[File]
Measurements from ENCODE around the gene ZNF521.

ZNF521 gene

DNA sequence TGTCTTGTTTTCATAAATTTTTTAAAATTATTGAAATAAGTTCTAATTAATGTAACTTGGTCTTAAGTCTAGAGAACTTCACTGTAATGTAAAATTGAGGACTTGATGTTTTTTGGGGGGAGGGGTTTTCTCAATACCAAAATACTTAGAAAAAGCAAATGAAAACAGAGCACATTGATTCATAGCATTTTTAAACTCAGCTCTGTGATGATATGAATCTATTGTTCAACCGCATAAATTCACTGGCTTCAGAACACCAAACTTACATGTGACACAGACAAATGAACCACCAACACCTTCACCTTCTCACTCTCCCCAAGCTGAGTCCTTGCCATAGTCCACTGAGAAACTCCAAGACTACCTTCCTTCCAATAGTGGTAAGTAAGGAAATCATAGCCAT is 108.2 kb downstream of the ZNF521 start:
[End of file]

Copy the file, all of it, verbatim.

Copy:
Measurements from ENCODE around the gene ZNF521.

ZNF521 gene

DNA sequence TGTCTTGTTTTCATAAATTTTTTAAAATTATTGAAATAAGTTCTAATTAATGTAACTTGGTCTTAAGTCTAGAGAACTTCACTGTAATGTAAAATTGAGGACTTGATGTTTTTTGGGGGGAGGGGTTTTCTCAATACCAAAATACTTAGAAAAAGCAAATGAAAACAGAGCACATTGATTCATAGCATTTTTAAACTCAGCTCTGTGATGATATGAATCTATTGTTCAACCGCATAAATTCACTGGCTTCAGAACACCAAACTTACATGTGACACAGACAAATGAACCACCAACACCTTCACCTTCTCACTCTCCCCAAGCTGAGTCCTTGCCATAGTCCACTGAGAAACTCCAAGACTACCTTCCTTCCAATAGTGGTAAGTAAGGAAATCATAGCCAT is 108.2 kb downstream of the ZNF521 start: